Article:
“Software-defined vehicle (SWdV)” and the impacts on the onboard network

From domain architecture to zone architecture – the software-defined vehicle (SWdV) and requirements for data cables of the future

When reading trade articles from the automotive industry, two terms repeatedly pop up that you simply cannot avoid. On the one hand, we keep reading about “zone architecture”, and then, also in this context, there is a lot of talk about the “software-defined vehicle (SWdV).

So what are these terms all about and how are they impacting future vehicle generations? It’s precisely these questions that we want to answer in this blog post.

A glimpse into the past: complex wiring and considerable weight

What do the terms “zone architecture” and “software-defined vehicle” (SWdV) mean? How are they impacting future vehicle generations? To answer these questions, let’s take a brief trip back in time. The first type of onboard network topology was called “distributed architecture” or “modular architecture”. In this system, all sensors and actuators were connected individually and directly to one control unit. Each sensor or actuator possessed the necessary intelligence for its function, and only control signals and processed measurement signals were transferred via cables and bus systems (typically, Lin bus or Can bus systems) to the control units. Several hundred sensors and up to a hundred control units were installed in every vehicle. Individual cables measured up to 16.5 m in length and as a result, it was not uncommon for the total length of cables in the vehicle to exceed the kilometer mark! The consequences were: extremely complex wiring and seriously heavy wiring harnesses.

Modular architecture

Each control unit had to be exclusively programmed with specific software (firmware) for its own function. A firmware update could generally only be performed directly on the device by means of a special programming cable. This meant that a visit to the specialist car repair shop was necessary, and updates were only carried out in the rarest of cases.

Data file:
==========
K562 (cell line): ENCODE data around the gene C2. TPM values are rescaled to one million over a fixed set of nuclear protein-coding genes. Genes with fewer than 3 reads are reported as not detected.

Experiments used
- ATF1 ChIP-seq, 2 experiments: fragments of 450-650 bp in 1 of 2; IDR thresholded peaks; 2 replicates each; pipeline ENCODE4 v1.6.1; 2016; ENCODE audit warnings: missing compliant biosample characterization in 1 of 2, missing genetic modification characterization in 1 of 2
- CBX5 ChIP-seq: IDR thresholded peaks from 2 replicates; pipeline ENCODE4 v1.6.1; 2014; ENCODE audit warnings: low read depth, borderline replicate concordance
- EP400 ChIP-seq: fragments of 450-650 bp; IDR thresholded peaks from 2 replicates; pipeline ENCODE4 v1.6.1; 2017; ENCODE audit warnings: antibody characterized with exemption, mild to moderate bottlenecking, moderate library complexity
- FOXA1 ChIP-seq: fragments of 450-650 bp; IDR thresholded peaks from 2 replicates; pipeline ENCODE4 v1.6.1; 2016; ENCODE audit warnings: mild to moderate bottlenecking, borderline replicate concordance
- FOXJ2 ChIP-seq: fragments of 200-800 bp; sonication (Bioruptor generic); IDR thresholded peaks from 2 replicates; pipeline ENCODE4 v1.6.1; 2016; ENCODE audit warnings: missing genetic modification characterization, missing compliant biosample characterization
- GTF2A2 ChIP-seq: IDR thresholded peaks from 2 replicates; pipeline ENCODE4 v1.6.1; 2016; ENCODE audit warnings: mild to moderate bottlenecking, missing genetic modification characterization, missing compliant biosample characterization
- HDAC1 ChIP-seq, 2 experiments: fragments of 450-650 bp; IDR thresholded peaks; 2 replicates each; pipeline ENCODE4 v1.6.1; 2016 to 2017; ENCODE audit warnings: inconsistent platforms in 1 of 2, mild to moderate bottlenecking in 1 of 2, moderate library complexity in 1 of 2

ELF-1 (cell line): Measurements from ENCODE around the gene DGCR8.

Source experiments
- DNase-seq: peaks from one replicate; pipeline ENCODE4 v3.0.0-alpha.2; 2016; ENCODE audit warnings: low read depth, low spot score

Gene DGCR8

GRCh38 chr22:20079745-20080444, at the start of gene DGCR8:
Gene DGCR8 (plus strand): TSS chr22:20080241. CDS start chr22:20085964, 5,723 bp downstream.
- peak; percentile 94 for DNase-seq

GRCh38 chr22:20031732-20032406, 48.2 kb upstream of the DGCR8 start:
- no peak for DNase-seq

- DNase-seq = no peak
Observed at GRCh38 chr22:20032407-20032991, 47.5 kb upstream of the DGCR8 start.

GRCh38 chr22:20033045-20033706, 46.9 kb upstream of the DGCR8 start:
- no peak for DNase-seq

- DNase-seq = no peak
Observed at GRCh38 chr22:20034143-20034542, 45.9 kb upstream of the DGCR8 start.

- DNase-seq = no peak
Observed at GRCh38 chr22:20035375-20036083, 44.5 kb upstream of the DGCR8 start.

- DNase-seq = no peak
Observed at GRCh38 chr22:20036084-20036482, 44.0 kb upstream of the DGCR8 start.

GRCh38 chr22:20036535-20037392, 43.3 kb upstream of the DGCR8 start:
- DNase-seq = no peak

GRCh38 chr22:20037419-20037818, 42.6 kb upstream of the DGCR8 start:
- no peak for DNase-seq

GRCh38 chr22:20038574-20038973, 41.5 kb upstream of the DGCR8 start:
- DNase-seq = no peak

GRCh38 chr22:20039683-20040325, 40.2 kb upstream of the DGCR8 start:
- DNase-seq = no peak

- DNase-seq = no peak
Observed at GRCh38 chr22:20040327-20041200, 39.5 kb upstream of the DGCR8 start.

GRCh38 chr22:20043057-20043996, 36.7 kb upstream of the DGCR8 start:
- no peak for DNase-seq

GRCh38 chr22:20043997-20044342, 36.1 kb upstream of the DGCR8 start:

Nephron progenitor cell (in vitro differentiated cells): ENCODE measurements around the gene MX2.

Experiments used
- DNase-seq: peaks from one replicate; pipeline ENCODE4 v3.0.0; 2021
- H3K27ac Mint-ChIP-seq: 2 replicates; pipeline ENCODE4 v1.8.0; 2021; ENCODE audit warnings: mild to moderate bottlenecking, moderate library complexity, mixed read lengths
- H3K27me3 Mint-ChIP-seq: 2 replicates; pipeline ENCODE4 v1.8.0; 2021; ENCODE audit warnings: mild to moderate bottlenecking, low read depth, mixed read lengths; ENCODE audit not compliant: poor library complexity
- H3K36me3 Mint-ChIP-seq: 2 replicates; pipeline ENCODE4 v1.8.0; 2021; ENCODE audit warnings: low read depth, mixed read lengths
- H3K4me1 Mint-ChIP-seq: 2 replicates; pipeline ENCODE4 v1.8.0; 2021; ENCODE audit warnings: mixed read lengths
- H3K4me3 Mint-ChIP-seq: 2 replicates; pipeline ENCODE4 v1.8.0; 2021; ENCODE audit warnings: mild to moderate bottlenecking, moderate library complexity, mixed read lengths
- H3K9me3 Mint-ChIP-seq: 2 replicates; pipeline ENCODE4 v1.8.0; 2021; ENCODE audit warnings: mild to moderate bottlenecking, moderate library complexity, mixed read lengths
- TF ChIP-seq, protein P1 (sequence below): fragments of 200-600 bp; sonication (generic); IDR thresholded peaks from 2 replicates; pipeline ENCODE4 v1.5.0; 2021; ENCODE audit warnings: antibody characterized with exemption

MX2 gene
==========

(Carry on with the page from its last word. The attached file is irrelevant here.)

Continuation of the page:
Later enhancements of the vehicle’s functions with additional features proved to be very difficult – or even unfeasible. For each function, at least one additional cable had to be laid right across the vehicle and connected to a control unit. Often a firmware update would also need to be carried out on the control unit in order to support the new function. But the effort involved soon exceeded the intended benefit.

With an increasing number of vehicle functions, including in the area of safety and comfort, it didn’t take long before the limits of this type of wiring were reached.

And that was when “domain architecture” was born.

The current state of technology: domain architecture:

Unlike “modular architecture”, domain architecture follows the approach whereby the sensors and actuators are arranged according to their functions and tasks (domains). Different functional domains such as drive, comfort or infotainment were defined, each of which is monitored and controlled by a higher-level control unit, the domain control unit (DCU). The connection to the sensor/actuator is made via a low-performance bus connection (e.g. Lin bus or Can bus). The DCUs themselves are connected to a high-performance and service-oriented network known as the gateway (e.g. Ethernet). Therefore, retrofitting an additional domain or a DCU with a new function such as an Advanced Driver Assist System (ADAS) can be carried out easily at any time.